We wish to thank Gillian Walker for allowing us to digitize an archive of material about the 1st Totley Scout Group. Most of the material was collected by Arthur Percival Birley in the period 1949-51 and there are many interesting documents pertaining to the building of the scout hut on Totley Hall Lane. In addition four Newsletters survive, two from the 1940s and two from 1971.
We are grateful to Angela Waite and All Saints' Parish Church for giving us access to baptismal and kindergarten birthday rolls dating from 1926 to 1941. We have transcribed the names, addresses, birthdates and baptismal dates and created an alphabetical index of entries for you to search.
Edmund Sanderson, a Sheffield estate agent, aquired the land on either side of the old drive to Totley Grove in 1874 and divided it into plots for development. He called it the Totley Brook Estate. But before many houses were built, the estate road was severed in two by the building of the Dore & Chinley Railway line. The eastern end of the road became the cul-de-sac we now call Grove Road.
John Roberts was born in Sheffield in 1798. He became a partner in one of the leading silversmiths firms in the city before moving to Abbeydale Park in 1851 and extending the house in Victorian gothic style. He paid for the building of St. John's Church and was believed to dispense more in charity than any other person in the neighbourhood including his protege Ebenezer Hall.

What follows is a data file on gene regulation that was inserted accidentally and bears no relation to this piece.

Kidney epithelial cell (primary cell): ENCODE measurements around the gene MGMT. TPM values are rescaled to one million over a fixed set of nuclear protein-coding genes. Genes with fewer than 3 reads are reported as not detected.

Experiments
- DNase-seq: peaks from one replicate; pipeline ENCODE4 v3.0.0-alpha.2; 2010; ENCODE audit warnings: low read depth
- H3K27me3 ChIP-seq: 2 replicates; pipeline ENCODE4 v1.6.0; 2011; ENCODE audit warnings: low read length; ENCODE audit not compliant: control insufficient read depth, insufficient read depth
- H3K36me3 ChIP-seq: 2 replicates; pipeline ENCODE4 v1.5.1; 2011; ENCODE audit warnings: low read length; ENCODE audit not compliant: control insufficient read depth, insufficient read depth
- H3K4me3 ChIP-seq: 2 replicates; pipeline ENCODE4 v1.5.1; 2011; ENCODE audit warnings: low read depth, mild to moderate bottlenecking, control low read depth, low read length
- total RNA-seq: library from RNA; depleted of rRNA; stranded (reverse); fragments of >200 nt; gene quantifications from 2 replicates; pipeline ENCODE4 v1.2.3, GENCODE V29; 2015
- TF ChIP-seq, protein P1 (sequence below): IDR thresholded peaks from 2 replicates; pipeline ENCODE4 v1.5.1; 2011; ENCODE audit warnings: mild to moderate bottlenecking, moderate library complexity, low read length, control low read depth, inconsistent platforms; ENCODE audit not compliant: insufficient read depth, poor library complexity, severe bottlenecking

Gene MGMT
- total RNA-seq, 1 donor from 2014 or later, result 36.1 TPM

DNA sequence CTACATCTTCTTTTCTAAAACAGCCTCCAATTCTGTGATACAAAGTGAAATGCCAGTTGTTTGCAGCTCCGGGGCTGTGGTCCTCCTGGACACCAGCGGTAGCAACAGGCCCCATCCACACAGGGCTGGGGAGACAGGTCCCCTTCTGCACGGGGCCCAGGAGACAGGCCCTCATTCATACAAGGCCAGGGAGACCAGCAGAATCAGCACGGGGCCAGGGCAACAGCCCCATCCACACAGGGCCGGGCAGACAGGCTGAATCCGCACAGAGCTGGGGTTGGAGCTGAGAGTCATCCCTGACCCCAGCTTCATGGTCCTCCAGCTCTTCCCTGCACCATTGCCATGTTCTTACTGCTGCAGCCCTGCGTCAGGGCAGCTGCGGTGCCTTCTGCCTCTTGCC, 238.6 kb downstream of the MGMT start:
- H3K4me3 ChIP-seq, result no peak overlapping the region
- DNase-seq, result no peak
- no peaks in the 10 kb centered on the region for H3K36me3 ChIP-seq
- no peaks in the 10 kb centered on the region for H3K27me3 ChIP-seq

The Coke Family owned the Totley Hall Estate from 1791 to 1881. With the aid of a family tree to guide us, Josie Dunsmore takes us through the story of their tenure.
When the Rev. D'Ewes Coke inherited the Totley Hall Estate in 1791 it had two farms. Josie Dunsmore tells the story of how the two farms were combined under the tenancy of Peter Flint with the aid of field maps drawn by Flint himself and later by the Fairbanks family.
Do you think you recognize this face? More than sixty photographs of the girls and teachers at Hurlfield Grammar School for Girls in the 1940s were given to Totley History Group by Avril Critchley, who was herself a student at the school. The collection includes fifteen form photographs from June 1949. There would have been a number of girls from the Totley area attending the school in those days.